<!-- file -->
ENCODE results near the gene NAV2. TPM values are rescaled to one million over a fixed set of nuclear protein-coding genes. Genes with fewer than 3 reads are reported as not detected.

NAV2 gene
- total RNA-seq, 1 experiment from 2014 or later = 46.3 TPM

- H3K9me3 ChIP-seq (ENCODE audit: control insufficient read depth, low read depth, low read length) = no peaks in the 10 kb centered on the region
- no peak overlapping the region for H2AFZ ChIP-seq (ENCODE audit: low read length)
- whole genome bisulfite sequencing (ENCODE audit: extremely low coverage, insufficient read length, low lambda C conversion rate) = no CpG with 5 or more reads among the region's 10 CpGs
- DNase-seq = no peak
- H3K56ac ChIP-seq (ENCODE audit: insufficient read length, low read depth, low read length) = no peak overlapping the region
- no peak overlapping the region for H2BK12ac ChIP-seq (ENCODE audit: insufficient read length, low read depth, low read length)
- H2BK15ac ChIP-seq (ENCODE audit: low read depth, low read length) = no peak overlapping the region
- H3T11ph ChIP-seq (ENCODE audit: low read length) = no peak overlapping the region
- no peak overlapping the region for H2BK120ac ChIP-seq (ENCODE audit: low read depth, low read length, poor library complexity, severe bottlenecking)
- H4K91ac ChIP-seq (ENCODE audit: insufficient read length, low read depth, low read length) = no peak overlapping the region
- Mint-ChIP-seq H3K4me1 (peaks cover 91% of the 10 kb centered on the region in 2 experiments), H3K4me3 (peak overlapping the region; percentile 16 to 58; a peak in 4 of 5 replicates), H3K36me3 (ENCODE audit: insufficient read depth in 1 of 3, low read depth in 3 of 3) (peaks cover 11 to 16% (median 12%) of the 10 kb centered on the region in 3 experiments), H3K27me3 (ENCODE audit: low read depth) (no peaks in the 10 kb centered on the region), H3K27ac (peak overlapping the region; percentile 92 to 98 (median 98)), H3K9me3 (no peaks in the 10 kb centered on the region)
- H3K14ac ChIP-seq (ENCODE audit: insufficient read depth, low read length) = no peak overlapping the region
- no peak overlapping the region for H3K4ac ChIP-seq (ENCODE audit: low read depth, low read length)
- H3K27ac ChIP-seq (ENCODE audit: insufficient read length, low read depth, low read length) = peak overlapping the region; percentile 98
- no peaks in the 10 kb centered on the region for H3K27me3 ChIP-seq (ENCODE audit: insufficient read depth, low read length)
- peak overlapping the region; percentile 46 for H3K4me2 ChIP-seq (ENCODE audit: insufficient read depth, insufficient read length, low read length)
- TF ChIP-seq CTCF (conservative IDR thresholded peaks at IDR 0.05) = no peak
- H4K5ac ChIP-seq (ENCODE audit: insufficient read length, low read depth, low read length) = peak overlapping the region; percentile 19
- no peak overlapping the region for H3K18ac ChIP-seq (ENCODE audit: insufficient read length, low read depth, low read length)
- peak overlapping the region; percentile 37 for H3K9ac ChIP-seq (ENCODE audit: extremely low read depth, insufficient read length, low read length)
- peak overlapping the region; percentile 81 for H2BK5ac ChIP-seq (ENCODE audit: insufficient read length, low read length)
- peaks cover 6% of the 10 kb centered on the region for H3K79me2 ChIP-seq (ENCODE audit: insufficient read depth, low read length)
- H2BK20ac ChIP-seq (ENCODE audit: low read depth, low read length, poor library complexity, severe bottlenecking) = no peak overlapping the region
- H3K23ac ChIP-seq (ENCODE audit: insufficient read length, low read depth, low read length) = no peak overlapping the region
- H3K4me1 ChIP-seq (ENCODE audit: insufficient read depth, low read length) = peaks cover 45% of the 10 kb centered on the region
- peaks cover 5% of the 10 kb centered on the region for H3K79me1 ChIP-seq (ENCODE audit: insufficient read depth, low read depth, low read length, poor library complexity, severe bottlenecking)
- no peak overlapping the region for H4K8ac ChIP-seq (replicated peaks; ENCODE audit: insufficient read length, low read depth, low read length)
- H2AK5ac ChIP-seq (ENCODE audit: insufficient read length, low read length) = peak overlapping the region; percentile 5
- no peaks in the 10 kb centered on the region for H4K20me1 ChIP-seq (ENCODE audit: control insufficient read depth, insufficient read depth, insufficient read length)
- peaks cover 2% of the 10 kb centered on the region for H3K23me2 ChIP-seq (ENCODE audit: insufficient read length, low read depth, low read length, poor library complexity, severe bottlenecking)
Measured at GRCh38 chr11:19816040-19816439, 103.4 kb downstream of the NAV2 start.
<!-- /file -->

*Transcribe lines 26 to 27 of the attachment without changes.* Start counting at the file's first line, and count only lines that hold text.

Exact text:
- H2BK20ac ChIP-seq (ENCODE audit: low read depth, low read length, poor library complexity, severe bottlenecking) = no peak overlapping the region
- H3K23ac ChIP-seq (ENCODE audit: insufficient read length, low read depth, low read length) = no peak overlapping the region